1 in 5 Brits admit they would hit and run in a car park

Hit and run parking

Almost one in five British motorists would not leave their contact details if they dented another car when parking, according to a study by YourParkingSpace.co.uk.

Under the Road Traffic Act 1988, drivers have a duty to stop and to provide information if damage is caused to another vehicle or to someone else’s property. In some cases, motorists must produce their insurance certificate and/or report the incident to the police.

Section 170 is very clear on the subject:

The driver of the mechanically propelled vehicle must stop and, if required to do so by any person having reasonable grounds for so requiring, give his name and address and also the name and address of the owner and the identification marks of the vehicle.

A motorist is guilty of an offence if they fail to comply with the legislation.

The research also found that one in ten motorists have actually dented another car when parking, and that a third of British motorists have witnessed a driver denting another vehicle.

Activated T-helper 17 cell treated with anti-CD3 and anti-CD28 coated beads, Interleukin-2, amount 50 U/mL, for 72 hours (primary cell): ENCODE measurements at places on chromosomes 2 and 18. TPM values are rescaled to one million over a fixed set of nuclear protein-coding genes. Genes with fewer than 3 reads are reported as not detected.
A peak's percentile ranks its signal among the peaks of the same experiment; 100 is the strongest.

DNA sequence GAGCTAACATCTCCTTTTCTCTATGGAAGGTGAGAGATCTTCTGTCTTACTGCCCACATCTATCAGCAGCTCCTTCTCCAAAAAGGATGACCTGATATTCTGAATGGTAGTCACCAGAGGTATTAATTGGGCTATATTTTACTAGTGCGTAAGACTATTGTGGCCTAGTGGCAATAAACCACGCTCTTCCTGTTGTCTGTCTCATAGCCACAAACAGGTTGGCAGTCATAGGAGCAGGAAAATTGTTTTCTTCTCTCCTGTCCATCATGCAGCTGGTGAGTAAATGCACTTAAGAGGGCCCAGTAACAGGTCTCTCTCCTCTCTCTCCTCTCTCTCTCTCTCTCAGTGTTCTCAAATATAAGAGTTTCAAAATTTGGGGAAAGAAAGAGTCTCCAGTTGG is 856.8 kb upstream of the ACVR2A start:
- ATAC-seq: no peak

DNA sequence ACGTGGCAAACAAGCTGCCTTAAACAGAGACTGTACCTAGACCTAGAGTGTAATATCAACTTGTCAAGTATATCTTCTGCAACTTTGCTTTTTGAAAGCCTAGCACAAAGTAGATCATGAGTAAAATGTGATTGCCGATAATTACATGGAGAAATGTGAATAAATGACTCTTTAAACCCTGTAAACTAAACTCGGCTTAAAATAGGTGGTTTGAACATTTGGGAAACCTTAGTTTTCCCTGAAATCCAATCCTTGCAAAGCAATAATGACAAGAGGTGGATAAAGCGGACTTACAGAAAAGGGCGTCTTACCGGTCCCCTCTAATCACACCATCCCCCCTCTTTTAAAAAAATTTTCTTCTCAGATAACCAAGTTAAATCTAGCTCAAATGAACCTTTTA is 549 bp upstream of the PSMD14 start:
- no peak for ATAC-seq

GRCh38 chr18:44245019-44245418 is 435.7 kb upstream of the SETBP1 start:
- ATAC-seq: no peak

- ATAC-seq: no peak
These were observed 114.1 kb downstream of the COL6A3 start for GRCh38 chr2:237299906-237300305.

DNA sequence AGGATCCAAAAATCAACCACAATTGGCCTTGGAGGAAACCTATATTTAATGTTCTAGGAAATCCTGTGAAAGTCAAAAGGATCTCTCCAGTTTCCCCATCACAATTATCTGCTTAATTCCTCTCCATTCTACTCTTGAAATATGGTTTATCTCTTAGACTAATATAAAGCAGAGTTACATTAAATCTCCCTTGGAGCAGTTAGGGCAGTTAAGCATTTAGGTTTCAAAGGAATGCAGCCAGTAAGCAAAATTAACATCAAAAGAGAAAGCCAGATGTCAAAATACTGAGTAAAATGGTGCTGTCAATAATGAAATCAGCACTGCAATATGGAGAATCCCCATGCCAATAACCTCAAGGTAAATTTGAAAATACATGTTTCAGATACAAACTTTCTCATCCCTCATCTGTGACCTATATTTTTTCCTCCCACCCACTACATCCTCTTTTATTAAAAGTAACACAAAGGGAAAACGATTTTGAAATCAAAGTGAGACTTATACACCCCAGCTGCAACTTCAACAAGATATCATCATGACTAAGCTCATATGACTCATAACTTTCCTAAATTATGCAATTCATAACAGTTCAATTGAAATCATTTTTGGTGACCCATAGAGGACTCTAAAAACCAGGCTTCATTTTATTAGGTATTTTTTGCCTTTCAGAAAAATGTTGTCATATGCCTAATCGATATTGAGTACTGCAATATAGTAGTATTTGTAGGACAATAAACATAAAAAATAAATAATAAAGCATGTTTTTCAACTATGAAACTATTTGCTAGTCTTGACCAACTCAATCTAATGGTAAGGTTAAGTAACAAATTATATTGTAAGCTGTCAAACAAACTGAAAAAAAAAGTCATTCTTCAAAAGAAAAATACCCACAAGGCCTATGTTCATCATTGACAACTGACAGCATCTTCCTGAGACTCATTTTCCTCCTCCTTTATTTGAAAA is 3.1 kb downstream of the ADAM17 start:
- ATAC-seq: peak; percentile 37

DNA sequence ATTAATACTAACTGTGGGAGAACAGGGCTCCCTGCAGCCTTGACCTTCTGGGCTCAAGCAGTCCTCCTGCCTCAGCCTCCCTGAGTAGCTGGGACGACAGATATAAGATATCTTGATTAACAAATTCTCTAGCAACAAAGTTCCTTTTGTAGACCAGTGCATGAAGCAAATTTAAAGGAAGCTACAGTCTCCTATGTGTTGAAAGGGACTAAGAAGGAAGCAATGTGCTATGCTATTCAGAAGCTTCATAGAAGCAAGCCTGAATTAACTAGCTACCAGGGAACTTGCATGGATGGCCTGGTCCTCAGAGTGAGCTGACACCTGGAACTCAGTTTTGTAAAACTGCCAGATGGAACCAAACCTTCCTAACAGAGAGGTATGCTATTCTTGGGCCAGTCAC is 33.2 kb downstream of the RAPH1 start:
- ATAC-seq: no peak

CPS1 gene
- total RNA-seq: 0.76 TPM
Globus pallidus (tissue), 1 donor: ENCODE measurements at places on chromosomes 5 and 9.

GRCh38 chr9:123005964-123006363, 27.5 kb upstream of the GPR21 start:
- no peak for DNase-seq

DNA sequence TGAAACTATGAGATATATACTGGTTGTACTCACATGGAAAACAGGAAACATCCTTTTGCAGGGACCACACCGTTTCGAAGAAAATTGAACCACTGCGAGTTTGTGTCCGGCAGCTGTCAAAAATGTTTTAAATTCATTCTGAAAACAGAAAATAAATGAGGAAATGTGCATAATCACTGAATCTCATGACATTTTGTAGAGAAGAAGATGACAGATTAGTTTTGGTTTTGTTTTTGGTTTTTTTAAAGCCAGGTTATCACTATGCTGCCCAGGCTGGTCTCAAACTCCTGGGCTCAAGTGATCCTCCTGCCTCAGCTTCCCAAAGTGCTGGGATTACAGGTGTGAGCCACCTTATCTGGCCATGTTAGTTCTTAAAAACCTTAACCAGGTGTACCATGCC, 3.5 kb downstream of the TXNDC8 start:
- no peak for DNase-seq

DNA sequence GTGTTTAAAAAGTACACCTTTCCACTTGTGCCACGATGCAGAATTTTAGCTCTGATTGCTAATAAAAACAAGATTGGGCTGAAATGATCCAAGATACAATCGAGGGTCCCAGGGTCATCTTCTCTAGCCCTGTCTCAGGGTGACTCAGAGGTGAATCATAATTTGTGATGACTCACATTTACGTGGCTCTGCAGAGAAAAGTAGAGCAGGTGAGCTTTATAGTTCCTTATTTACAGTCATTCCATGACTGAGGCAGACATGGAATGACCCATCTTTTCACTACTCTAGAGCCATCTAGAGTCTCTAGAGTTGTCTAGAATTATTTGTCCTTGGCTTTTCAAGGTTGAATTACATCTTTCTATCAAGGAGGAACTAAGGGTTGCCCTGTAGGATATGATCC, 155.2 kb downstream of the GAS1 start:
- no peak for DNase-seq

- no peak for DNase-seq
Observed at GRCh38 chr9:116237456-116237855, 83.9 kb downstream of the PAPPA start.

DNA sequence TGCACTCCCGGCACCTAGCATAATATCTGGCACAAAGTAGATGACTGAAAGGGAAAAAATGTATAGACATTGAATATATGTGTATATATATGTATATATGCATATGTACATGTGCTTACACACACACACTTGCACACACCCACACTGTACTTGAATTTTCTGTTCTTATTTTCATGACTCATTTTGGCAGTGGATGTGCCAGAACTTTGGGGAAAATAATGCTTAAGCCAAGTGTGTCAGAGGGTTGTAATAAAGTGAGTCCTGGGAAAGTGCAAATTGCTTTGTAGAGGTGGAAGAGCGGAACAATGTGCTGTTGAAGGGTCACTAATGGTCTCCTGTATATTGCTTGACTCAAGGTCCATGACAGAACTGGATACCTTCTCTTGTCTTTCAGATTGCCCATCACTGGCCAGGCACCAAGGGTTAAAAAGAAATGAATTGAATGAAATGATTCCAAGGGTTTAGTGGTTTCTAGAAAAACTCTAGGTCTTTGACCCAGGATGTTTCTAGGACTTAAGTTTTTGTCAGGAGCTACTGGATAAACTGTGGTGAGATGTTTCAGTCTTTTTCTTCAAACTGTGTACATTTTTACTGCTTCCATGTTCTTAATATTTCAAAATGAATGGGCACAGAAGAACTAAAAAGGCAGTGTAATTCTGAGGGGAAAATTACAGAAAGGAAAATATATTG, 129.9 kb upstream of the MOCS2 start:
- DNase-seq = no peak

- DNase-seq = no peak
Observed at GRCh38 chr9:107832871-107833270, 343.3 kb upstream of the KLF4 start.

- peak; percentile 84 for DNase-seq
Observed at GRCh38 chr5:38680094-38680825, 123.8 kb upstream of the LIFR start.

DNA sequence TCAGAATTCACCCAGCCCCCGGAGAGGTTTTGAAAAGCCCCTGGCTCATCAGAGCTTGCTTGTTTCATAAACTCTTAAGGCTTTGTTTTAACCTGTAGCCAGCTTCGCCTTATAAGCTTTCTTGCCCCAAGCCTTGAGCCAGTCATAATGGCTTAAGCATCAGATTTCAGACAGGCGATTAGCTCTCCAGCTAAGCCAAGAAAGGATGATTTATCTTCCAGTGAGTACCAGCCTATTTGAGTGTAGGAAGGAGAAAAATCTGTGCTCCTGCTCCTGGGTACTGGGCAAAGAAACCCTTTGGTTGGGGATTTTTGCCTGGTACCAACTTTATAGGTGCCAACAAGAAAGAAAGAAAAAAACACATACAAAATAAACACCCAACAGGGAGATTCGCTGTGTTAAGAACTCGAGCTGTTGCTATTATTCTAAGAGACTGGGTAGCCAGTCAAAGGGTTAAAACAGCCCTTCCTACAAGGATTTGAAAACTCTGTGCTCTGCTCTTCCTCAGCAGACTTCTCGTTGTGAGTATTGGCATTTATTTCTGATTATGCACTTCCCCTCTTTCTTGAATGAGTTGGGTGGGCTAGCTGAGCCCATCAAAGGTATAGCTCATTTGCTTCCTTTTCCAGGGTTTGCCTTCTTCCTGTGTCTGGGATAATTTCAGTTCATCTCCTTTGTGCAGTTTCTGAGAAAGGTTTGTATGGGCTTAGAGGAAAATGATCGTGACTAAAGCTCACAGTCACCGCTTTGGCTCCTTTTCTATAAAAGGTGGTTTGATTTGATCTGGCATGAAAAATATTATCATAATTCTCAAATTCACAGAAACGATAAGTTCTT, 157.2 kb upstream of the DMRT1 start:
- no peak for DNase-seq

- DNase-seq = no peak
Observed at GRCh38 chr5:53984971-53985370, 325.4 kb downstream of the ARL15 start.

Flouting motoring etiquette

Man inspecting car park damage

Harrison Woods, YourParkingSpace managing director, said: “It would seem there are a significant number of motorists prepared to flout motoring etiquette by not leaving their contact details if they hit another car when parking and had not been spotted.

“Not only is this a motoring offence, it is also very inconvenient for the other motorist who, through no fault of their own, could have to pay to fix the damage to their vehicle.”

Harrison added: “The UK’s roads must be littered with dented cars given the results from our survey, meaning many millions of motorists need to practice their parking skills.

“The good news is that the majority would intervene if they saw a car being dented, putting those people to shame who would not leave their contact details if they had not been seen.”